London’s Midtown Office Market is the Place to locate your Business

London’s Midtown Office Market is the Place to locate your Business

[caption id="attachment_4096" align="alignleft" width="225"]From Midtown The view of the City from Midtown[/caption]

From busy Covent Garden to Holborn and Chancery Lane, Midtown is starting to become the place to locate your business according to a new report by Property Week. 

The rising success of the area has been put down to the excellent transport links and the improving amenities, but with office rents now rising above those in the City, there are concerns that the lack of suitable office space could stifle the record growth.

Office rents in the area during 2014 have exceeded the ten year average and the number of major transactions has topped the highs achieved in 2011 and 2012. This is coupled with a very low vacancy rate of just over 2% across the area.

With such high demand it is no surprise that the number of new office developments have been on the rise all year. Inward investment is at an all-time high with new buildings like the one at 20 Farringdon Street planned for next year.

Midtown is proving increasingly popular with creative businesses, with CBRE’s Charles Killen noting that, “Creative companies account for 26% of Midtown office transactions in Q3 2014, this is matched by the professional services industries 35%, so it’s quite close.”

Serviced office operators have reported increasing demand from corporates requiring project space in Midtown. Many operators commented that availability was limited in the recent MarketWatch report in November.

Future office developments are looking to capitalise on the growing number of creative businesses moving in. Radim Rimanek of HB Reavis Group said, “We certainly think that when we design the office building, we will have more modern and creative industries in mind, but it will still have broad appeal. The size could lend itself to occupiers floor by floor, but is also the right size to be a business’s headquarters.”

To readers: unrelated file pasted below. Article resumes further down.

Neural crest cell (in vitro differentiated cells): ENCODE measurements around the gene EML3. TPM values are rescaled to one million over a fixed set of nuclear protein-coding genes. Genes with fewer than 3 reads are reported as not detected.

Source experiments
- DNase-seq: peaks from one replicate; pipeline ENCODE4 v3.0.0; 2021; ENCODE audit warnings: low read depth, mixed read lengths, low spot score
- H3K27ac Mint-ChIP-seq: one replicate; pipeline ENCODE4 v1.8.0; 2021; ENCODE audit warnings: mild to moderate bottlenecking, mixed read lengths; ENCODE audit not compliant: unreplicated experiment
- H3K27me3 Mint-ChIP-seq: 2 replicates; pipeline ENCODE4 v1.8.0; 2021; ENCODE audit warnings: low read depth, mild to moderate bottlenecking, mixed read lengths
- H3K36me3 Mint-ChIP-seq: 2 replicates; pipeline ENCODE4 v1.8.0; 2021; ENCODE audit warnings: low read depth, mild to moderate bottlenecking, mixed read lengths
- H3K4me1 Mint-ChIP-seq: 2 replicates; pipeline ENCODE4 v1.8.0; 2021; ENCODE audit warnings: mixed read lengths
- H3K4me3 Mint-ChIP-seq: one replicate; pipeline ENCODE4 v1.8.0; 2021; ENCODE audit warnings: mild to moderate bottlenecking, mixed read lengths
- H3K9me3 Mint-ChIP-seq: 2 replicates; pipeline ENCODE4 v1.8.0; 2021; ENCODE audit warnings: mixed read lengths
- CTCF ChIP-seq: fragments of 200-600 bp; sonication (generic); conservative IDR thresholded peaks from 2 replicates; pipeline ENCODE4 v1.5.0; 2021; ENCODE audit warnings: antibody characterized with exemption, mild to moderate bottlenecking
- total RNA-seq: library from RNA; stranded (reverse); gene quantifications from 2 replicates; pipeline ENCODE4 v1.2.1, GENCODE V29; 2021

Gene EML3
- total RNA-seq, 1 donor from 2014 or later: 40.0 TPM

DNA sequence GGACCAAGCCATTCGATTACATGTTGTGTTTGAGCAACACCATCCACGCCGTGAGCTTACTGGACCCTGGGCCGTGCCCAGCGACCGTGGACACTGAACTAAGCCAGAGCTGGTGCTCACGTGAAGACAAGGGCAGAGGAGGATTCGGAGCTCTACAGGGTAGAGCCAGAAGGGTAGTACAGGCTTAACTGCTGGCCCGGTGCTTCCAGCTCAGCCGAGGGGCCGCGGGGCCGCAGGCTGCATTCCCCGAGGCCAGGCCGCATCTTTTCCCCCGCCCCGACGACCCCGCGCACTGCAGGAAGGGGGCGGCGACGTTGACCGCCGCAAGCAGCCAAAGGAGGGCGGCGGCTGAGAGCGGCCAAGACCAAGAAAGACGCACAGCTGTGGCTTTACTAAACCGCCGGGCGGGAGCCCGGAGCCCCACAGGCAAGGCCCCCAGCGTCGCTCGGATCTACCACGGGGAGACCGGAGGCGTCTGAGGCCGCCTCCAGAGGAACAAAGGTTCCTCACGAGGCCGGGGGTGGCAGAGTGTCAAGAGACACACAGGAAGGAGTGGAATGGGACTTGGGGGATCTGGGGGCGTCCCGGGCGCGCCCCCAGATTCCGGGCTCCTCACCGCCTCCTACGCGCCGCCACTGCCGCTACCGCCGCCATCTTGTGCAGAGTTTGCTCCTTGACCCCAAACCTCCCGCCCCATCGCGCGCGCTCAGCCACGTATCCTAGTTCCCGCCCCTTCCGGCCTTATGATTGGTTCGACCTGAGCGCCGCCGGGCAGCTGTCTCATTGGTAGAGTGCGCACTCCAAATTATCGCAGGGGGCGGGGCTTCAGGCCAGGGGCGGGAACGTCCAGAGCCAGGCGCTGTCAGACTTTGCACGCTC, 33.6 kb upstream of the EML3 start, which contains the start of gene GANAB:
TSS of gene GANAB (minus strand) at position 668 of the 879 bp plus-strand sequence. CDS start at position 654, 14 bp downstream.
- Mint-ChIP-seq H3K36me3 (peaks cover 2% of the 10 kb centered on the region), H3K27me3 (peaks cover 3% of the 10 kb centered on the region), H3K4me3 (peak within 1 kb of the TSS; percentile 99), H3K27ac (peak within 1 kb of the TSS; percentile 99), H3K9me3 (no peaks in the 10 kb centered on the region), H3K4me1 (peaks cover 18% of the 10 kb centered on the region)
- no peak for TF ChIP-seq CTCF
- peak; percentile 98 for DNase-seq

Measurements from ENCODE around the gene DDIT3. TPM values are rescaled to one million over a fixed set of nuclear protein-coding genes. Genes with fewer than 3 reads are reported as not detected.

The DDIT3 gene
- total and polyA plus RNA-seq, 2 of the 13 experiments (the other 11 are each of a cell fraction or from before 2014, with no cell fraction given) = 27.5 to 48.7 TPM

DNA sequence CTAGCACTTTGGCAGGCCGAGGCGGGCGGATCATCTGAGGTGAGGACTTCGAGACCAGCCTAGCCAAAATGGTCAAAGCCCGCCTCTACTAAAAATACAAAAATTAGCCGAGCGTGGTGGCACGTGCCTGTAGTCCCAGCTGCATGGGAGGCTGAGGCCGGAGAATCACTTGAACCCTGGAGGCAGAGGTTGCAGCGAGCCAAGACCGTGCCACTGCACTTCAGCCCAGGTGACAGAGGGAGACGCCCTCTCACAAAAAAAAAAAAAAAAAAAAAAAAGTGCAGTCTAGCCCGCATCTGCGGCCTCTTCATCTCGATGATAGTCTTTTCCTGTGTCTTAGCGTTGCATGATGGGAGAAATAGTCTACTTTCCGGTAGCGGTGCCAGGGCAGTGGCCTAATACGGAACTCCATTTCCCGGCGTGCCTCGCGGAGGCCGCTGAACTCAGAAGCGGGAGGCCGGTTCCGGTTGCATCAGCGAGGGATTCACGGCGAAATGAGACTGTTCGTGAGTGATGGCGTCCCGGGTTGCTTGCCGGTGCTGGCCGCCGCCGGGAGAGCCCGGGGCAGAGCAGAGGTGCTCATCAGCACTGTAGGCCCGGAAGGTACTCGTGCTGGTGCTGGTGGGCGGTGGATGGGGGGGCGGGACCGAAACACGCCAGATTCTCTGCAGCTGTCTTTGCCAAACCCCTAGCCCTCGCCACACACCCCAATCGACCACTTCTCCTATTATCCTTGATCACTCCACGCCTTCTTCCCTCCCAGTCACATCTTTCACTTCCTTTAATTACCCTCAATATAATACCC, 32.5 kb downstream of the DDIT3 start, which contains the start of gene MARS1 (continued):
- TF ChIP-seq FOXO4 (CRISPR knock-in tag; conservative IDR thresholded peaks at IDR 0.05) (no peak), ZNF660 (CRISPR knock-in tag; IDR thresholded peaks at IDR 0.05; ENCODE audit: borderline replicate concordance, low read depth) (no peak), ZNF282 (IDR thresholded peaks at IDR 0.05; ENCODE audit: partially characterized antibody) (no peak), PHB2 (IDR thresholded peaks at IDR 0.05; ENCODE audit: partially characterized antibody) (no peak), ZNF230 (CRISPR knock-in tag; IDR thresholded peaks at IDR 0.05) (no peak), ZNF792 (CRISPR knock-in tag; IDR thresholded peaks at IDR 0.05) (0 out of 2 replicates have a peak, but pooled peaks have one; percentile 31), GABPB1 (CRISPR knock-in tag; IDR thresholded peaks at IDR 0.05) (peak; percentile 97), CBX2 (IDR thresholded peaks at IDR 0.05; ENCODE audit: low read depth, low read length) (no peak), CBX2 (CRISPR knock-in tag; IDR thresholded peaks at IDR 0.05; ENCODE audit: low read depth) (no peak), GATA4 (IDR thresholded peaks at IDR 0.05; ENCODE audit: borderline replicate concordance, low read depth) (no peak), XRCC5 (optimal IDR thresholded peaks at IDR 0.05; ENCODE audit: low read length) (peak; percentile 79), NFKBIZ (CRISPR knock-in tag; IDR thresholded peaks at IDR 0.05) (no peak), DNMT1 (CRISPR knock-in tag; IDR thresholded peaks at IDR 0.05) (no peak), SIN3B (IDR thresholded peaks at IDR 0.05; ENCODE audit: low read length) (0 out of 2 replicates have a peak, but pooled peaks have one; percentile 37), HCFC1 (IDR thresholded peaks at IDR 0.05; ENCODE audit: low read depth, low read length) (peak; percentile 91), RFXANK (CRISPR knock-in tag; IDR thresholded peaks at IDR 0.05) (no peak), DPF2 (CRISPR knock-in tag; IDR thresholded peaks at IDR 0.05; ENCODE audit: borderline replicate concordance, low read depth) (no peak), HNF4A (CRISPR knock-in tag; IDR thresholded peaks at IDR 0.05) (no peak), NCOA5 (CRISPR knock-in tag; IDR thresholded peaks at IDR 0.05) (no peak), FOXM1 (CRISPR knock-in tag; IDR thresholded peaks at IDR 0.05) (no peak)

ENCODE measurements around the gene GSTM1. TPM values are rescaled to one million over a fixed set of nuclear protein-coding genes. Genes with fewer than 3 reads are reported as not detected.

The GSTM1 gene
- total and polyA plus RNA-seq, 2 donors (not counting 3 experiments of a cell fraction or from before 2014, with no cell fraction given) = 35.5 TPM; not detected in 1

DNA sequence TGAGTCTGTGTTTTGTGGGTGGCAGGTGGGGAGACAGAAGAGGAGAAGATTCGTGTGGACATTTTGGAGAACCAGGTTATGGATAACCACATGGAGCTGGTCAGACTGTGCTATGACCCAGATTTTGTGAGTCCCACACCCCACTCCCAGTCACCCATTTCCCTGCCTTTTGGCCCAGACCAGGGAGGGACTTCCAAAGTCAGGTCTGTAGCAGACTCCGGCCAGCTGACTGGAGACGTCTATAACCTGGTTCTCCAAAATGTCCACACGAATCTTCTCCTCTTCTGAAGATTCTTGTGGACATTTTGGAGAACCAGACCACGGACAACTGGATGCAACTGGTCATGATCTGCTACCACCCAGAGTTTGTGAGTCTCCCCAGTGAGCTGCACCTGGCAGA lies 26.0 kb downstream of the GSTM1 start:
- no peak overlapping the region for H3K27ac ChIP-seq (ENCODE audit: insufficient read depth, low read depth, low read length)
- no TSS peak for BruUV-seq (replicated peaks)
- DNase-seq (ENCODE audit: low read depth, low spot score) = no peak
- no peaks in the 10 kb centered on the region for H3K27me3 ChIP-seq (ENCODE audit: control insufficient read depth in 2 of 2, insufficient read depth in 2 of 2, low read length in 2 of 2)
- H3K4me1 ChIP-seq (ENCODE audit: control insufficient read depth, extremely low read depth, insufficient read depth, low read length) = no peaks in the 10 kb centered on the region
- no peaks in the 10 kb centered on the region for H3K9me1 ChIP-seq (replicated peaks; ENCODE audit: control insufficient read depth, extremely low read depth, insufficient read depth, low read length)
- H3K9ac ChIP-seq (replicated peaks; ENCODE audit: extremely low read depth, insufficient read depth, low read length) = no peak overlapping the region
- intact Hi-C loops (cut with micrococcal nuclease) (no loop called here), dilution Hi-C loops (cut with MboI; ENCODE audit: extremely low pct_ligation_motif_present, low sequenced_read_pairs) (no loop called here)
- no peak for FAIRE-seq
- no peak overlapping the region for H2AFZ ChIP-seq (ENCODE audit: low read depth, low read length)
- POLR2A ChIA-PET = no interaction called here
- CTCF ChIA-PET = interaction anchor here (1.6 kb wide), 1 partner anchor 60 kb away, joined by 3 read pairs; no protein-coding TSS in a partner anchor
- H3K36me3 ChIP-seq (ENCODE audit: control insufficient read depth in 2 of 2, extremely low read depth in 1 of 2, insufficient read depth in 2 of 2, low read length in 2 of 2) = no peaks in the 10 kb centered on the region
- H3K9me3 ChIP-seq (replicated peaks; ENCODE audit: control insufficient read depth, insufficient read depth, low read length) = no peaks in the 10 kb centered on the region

With an increasingly changing workforce and broadening number of businesses locating to Midtown, Mark Anstey from Fairbrother noted, “There needs to be a response from retail and leisure. The retail offering improves all the time, but there’s still plenty of scope for it to get better.”

He went on to comment that, “Fleet Street still has a way to go and High Holborn is constantly evolving and improving. The Hoxton Hotel has opened and Byron is moving in. It looks like Kingsway has become the overspill for Covent Garden.”

Despite the number of developments that have turned Chancery Lane in to a building site, Midtown still faces a significant office space shortage because of the growing popularity of the area. Panic has seen a growing number of developers deciding to refurbish existing buildings. Fairbrother has made the ominous predication that the current 1.3m sq. ft. of available space will have been taken by the end of 2015.

West End and City businesses now account for more than half of the number moving in to Midtown serviced office business centres and conventional space, according to research by Savills. It’s predicted that the drift away from the West End and City is set to rise as businesses look for larger space, flexible serviced offices or managed space. This will mean added pressure on rents, pushing rates even higher.

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